When State Representative Alan Morrison recently accepted a job with Mulhaupt’s Inc. last month, the security firm at the very center of the Indiana vaping laws scandal, he apparently saw no conflict of interest. For several years, Rep. Morrison has actively supported legislation that would ultimately give Mulhaupt’s complete and unbridled authority over every vape shop in the state. According to the new law, if a retailer wants to manufacture and sell their own brands of e-liquids, they first are required to hire a security firm possessing very specific credentials. Unfortunately, Mulhaupt’s is the only firm in Indiana that fits the bill.
To make matters even worse, other security firms wanting to complete with Mulhaupt’s had to become certified in several areas by July 1, 2016. If they failed to meet this deadline, then Mulhaupt’s would remain the one-and-only security firm in Indiana until the law is overturned.
What happened next was a series of lawsuits and court proceedings filed by vape shop owners from all over the entire state. Even though several retailers had contacted Mulhaupt’s to hire the company for their expertise, many of them never even received so much as a return phone call. As the deadline approached for compliance, nearly 50 vape shops closed business within the first 90-days. Meanwhile, Rep. Morrison was secretly meeting with the security firm in search of a new job.
Rep. Alan Morrison and the Indiana vaping laws
The Indiana vaping laws drew so much national attention for being unfair and corrupt that the FBI eventually decided to launch an official probe into the matter. Other state politicians also began to delve deeper into the scandal, vowing to help overturn the laws entirely or to approve an addendum that would disintegrate the Mulhaupt’s monopoly. But all of this political wrangling takes time – time that the over 300 vape shops in Indiana simply do not have.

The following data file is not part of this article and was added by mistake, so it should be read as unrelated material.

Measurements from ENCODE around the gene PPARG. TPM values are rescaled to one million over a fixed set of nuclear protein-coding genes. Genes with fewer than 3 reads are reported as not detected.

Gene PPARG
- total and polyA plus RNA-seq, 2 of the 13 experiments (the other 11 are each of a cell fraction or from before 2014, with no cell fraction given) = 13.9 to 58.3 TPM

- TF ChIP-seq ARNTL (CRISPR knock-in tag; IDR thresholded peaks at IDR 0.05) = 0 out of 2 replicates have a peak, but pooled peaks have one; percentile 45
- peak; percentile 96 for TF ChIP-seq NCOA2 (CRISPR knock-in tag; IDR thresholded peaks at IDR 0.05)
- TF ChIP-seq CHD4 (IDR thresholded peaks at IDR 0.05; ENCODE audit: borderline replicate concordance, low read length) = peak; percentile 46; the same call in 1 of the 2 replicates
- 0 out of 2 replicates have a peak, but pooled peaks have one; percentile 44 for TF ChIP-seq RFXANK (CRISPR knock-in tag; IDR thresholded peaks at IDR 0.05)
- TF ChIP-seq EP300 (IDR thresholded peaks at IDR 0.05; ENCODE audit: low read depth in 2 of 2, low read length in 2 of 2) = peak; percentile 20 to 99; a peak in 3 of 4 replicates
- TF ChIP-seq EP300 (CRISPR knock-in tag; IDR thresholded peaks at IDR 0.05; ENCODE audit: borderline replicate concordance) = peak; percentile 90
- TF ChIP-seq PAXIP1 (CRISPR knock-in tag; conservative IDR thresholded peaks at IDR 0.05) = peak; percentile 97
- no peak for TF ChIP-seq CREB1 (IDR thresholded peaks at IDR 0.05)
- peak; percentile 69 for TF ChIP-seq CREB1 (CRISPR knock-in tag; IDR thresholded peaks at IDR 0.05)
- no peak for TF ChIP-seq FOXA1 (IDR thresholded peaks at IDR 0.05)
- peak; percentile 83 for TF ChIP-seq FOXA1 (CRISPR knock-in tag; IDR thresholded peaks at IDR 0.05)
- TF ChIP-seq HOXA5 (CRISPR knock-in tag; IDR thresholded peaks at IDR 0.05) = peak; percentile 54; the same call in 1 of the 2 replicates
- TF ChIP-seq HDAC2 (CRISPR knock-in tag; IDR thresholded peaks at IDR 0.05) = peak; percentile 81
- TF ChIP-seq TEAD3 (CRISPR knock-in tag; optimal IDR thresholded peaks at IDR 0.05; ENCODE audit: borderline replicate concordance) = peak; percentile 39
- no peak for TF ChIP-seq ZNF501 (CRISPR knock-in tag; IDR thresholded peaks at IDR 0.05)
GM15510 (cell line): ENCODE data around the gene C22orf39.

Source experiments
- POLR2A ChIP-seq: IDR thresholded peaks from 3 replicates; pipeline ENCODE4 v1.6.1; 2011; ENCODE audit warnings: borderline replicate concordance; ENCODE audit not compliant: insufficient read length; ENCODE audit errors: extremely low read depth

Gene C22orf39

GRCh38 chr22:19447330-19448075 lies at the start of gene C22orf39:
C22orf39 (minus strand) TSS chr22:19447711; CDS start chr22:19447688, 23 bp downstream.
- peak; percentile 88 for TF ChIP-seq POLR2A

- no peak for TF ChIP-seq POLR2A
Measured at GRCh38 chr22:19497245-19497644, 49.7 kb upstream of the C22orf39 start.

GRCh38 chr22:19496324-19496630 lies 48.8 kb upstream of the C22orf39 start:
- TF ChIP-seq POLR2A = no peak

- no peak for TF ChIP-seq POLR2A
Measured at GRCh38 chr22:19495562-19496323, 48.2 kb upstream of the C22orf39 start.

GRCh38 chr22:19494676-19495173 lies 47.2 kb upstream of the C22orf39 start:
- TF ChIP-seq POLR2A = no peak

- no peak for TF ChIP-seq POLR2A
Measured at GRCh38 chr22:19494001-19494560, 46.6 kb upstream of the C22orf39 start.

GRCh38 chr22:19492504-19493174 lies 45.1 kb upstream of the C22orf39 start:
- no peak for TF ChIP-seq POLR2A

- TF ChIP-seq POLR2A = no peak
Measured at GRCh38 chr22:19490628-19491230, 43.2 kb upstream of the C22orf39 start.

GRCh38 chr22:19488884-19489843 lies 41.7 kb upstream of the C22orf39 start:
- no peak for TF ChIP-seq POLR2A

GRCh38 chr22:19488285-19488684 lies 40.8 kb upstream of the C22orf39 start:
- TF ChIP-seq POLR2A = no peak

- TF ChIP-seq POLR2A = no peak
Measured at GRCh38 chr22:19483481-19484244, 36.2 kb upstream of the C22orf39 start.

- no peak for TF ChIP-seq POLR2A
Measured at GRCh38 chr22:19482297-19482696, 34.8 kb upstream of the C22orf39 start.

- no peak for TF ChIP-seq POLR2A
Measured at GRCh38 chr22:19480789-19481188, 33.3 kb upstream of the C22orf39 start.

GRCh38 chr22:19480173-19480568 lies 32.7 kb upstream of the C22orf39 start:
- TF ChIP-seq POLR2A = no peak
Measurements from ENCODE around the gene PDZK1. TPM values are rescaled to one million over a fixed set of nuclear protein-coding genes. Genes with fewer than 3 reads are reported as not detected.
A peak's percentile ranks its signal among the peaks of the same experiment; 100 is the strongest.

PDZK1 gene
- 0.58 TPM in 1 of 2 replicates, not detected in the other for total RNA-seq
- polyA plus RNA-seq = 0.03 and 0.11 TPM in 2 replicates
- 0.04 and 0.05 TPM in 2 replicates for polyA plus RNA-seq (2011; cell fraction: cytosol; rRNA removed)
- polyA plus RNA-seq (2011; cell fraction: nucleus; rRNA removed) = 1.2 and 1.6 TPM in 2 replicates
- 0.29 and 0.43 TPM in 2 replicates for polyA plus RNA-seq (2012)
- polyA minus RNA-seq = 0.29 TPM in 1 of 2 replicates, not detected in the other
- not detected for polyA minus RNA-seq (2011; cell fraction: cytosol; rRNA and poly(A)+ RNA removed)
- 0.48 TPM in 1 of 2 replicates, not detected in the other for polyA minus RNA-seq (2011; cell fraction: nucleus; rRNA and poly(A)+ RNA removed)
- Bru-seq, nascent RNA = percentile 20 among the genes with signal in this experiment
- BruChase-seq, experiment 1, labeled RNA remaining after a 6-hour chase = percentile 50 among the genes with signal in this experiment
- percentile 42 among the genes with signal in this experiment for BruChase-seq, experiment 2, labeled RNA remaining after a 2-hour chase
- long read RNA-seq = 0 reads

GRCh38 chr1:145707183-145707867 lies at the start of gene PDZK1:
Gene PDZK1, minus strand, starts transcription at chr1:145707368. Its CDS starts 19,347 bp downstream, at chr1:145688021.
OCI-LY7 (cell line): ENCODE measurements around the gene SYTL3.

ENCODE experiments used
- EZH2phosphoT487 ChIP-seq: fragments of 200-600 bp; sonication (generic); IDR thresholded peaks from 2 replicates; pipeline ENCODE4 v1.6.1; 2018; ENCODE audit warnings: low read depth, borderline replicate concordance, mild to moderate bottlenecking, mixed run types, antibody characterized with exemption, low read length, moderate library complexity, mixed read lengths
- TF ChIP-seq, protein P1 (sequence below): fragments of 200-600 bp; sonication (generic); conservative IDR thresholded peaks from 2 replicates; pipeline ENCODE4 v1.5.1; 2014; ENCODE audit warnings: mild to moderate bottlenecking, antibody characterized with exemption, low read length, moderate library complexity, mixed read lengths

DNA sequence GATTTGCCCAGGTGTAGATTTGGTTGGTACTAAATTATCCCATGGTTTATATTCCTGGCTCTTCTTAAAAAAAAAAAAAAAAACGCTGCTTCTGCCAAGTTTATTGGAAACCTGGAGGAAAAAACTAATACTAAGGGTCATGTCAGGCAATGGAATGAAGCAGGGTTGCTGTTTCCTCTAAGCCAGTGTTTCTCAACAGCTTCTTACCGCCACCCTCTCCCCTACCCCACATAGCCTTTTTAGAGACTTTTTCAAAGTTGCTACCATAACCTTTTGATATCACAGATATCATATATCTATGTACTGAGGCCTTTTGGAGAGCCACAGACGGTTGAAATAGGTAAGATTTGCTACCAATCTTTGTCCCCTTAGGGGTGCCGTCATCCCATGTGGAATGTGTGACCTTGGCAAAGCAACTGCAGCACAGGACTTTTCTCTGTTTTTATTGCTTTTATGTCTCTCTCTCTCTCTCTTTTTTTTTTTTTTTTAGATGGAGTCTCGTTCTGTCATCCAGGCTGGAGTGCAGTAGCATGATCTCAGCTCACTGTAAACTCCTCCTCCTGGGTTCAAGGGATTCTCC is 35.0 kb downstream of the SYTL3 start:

Even if newly proposed legislation were to be introduced in the State Assembly at some point in the future, Rep. Alan Morrison would still have a legal right to hold meetings, influence other politicians, and even cast a vote. While there is no statute that makes this practice illegal in the state of Indiana, lawmakers and citizens alike are calling for Morrison to recuse himself. A former professor from the McKinney School of Law at Indiana University, David Orentlicher, offers the following public reprisal of Morrison’s actions.
“You wouldn’t go out in the hallway and say, ‘I’m having trouble with my mortgage payment’. It’s an indirect way of doing the same kind of thing. You shouldn't be leveraging your public office to get a new job. You’re supposed to be using your position to benefit your constituents.”
Still Morrison remains adamant that no conflict of interest exists and refuses to give up his new job. When asked if he would promise to recuse himself from further discussions and voting on future Indiana vaping laws, no matter the consequences, Rep. Morrison remained adamant.
“Without a doubt I would (recuse myself). I would expect anybody, whether they work for whatever company, if there was a bill being discussed that directly related to that organization, that legislator is expected to recuse (him or herself).”
It is that word “expected” that is causing vape shop owners a great deal of concern. Politicians like Morrison were the ones who created the Mulhaupt’s vaping monopoly in the first place. How can they trust him to hold true to his word now?